Since last summer’s Produce 101 ended, Kim Samuel has hit the ground running. In less than a year, he’s delivered three albums (one full, two mini) and a Japanese debut. That’s pretty prolific for a sixteen-year-old soloist. And though his work has never gone beyond the confines of what we might consider “teen pop,” each comeback has presented a slightly different take on the sound. With One, Samuel works again with producer Brave Brothers to pull us all the way back to 80’s synthpop — and the song is most successful when it sticks to this idea.
One opens with a bright synth stomp that largely dominates for the next three minutes. It’s a pretty simple instrumental, accented with a fun, fragmented breakdown after the first chorus. The song’s biggest misstep is the inclusion of a second verse rap by BTOB’s Jung Ilhoon. It’s not Ilhoon’s fault (he’s barely present enough to make any impression at all), but this diversion is an excuse for the production to make a distracting shift that feels at odds with the rest of the track. It’s only March, but I’m getting really tired of weird EDM and/or trap breaks sabotaging the momentum of otherwise decent songs. K-pop needs to get this out of its system, and quickly.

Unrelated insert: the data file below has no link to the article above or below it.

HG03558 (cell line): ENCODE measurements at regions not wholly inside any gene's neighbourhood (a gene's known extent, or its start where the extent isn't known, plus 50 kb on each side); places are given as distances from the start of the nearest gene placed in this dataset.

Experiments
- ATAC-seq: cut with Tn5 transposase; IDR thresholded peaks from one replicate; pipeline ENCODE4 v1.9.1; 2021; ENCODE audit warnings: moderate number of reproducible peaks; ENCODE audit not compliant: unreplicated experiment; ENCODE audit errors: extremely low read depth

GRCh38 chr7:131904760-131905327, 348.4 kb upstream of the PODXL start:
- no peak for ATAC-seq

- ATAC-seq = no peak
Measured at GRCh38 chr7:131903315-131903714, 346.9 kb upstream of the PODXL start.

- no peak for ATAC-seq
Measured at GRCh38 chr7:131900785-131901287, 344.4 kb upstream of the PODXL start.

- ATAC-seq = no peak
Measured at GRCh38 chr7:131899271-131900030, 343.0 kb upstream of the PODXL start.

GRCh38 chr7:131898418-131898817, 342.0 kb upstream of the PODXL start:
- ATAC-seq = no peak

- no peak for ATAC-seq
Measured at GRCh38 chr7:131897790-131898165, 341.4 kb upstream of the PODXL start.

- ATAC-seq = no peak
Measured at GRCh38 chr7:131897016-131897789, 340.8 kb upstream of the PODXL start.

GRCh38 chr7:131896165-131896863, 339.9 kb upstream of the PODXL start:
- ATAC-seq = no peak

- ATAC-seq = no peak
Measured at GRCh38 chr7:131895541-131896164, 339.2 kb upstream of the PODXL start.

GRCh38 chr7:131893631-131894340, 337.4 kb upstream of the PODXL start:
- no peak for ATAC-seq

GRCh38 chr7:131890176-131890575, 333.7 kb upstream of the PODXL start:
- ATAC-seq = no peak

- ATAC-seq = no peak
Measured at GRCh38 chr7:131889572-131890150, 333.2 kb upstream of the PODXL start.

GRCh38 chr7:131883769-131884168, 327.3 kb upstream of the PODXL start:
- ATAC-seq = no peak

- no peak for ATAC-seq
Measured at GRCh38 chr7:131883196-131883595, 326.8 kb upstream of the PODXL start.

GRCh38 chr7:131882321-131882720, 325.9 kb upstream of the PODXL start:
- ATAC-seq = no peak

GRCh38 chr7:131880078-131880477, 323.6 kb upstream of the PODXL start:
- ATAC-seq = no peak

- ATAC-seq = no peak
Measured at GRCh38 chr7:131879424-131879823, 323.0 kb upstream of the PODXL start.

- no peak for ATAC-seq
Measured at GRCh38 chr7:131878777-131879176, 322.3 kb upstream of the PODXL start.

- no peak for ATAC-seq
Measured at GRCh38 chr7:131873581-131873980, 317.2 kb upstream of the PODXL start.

Other than that minor irritation, One works surprisingly well. Samuel is still more interesting as a dancer than a vocalist, but the song matches his youthful tone without ever grating. And even though the repetitive chorus is not among Brave Brothers’ best, it fights past the annoyingly pitched vocal chirps layered on top of it to become quite addictive.